For tarpon from 5-40 lbs, medium spinning rods 6.5-7 ft and
4000 class reels will suffice. I prefer braided line from 10-20
lbs with a 40lb fluorocarbon leader of 12-18 inches. For the
larger fish, a 5000 or 6000 class reel with 20-40 lb braid and
a heavy action rod will be necessary. Leaders should be
from 50-100 pounds.
Catching tarpon on artificial baits is my preferred method.
They can be just as effective as live bait when used
properly. See the photo to the left for the lures I use.
I prefer to cast these lures directly to rolling fish. Let the bait
sink for several seconds and begin a slow retrieve. The
strikes on these lures are often very subtle. My go to lures
for large tarpon are the DOA Baitbuster and TerrorEyz. For
tarpon under 30 pounds, the 1/4 oz. DOA Shrimp is very
effective. While the large fish will certainly eat the shrimp, it
is often difficult to cast it far enough with heavy tackle. If the
small fish do not eat the shrimp, a Tiny Terror Eyz will
usually do the trick. Sometimes, the small fish will eat the
shallow running baitbuster better than anything else.
Change lures until you find what works on that day.
Topwater baits and swimming plugs can also be used to
catch tarpon. These types of baits have two disadvantages.
They are easily shaken by jumping fish. Handling a
thrashing fish with several sets of treble hooks dangling from
its mouth can also be dangerous. If you want a topwater
tarpon bite, try the DOA BFL. It has only one treble hook
making both hookup and release easier.
For spectacular strikes, nothing beats a small finger mullet
fished on the surface. Other small to medium baitfish will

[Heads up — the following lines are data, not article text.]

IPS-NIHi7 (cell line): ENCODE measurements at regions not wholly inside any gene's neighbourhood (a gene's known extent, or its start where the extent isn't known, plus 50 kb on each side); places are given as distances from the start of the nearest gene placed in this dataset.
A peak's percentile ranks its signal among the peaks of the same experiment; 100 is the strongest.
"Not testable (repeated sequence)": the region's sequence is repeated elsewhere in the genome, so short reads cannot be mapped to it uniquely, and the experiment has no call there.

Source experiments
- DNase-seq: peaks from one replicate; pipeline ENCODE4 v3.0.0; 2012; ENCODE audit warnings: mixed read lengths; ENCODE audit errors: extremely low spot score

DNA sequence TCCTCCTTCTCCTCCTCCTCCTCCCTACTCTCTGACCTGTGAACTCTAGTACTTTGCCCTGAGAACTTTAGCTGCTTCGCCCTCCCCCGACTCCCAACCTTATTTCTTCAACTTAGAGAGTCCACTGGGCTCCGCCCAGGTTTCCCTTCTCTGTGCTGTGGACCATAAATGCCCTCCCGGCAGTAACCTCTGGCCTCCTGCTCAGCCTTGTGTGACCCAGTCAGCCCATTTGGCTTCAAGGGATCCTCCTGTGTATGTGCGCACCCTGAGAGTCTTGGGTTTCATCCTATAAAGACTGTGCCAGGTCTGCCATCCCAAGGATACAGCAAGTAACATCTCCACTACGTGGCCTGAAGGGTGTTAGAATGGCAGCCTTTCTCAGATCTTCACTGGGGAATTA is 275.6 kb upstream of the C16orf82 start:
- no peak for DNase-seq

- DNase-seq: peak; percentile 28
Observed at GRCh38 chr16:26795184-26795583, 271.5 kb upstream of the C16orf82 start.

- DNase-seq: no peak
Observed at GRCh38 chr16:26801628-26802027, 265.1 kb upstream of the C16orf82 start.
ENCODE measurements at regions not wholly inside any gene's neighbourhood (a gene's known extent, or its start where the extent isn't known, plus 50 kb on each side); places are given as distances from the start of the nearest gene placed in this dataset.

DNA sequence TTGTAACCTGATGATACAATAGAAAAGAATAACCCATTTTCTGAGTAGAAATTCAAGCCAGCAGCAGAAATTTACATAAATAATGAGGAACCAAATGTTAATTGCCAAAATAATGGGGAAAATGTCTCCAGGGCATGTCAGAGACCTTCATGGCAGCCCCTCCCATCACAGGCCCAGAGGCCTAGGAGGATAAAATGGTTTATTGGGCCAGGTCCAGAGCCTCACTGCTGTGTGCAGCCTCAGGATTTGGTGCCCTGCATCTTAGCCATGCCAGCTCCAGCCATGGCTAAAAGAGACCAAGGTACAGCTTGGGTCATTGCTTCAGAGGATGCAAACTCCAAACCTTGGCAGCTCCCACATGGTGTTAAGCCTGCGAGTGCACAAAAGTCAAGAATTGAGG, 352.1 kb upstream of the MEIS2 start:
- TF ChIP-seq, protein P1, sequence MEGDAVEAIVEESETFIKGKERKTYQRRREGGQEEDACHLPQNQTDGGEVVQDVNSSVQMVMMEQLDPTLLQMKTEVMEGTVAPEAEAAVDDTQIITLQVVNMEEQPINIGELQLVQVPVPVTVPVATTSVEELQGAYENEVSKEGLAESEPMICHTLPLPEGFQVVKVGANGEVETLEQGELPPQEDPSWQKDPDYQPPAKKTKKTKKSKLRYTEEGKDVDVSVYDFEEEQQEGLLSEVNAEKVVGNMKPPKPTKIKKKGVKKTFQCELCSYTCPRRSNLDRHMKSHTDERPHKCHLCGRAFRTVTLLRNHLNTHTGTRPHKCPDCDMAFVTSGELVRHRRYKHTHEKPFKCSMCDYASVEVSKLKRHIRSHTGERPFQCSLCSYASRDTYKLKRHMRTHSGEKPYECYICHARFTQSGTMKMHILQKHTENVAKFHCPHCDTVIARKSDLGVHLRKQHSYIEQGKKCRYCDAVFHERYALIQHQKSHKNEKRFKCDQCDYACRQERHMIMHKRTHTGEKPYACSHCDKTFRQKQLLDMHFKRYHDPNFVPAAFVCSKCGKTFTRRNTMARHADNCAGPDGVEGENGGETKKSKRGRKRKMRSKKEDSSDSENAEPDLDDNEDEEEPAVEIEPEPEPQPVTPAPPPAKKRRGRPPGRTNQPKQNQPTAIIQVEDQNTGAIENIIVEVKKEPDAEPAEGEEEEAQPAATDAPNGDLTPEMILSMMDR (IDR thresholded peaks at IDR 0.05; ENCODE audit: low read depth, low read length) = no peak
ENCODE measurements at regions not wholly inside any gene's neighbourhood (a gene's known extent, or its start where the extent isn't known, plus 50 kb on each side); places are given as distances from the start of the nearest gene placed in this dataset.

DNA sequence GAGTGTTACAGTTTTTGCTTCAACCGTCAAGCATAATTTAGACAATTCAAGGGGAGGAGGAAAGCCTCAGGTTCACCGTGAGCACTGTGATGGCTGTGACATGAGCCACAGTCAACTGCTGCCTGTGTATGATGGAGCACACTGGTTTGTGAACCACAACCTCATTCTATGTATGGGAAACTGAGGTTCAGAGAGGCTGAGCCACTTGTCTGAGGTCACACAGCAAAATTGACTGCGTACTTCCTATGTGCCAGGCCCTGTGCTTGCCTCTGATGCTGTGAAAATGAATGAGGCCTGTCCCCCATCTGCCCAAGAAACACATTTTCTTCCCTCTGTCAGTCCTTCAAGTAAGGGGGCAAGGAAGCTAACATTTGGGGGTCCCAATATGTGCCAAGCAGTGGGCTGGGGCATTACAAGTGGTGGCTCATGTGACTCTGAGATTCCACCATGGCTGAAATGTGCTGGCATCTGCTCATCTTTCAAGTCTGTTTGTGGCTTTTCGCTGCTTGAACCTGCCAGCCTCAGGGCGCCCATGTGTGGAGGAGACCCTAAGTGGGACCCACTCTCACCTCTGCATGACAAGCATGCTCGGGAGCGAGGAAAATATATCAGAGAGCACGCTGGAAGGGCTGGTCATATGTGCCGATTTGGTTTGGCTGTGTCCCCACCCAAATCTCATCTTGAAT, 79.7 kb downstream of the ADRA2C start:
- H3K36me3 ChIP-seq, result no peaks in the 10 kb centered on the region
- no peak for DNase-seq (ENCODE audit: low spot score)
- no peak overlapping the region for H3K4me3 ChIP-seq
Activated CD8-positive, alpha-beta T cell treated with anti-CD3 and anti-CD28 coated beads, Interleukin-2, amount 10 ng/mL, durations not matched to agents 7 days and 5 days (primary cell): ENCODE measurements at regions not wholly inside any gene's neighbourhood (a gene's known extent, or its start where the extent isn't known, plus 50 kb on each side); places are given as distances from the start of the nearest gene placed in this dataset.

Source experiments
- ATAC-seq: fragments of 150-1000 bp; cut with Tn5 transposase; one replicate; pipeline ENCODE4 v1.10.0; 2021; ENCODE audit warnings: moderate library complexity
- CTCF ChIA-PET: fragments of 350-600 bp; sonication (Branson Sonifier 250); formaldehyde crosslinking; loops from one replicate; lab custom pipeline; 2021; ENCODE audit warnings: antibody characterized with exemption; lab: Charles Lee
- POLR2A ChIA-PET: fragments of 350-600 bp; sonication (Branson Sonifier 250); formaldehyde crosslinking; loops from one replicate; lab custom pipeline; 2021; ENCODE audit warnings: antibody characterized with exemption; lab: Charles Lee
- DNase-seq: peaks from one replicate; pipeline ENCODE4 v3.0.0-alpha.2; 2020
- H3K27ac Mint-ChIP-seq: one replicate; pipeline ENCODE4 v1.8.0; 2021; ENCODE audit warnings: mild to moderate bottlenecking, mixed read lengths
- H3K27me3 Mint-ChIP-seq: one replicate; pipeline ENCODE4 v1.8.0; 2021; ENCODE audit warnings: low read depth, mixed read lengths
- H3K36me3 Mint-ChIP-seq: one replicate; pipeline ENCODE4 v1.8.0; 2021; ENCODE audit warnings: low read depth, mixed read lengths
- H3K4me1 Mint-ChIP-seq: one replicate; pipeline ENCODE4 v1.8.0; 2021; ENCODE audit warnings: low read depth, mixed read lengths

also draw strikes. Menhaden, scaled sardines, threadfin
herring, ladyfish, pinfish, and mojarras are examples of baits
that can easily be caught with a cast net. I use circle hooks
exclusively. The use of these hooks prevent the leader from
wearing through as the fish are nearly always hooked in the
top lip or corner of the jaw. 4/0 or 5/0 size hooks will work on
all juvenile fish. Use 7/0 to 9/0 for fish over 50 lbs. Live baits
will also be targets for every other fish out there including
ladyfish, catfish, and bluefish/ They can be troublesome
when targeting tarpon and is the reason I prefer artificial
Tarpon are my favorite fish. I you want to learn how to
become a successful tarpon fisherman, contact me for an
Tarpon are available in central Florida from the late spring
through fall. Juvenile fish arrive first and can be found in
various creeks and canals off the Indian River and Mosquito
Lagoon. In the late summer, adult tarpon move into the
lagoon system. They will normally remain inshore until the
cold fronts start to arrive.
Fishing for tarpon is fun and exciting but, in our area, can
sometimes be inconsistent. There may be hundreds of them
around one day, and virtually none the next. I encourage
people to book a trip with the hope of catching a tarpon but
not with that being their sole objective. If the tarpon are
around, we will target them. If not, there are always other
types of fish to catch.
|Tarpon Fishing Near Orlando Florida with Capt. Chris Myers
Your Orlando Fishing Guide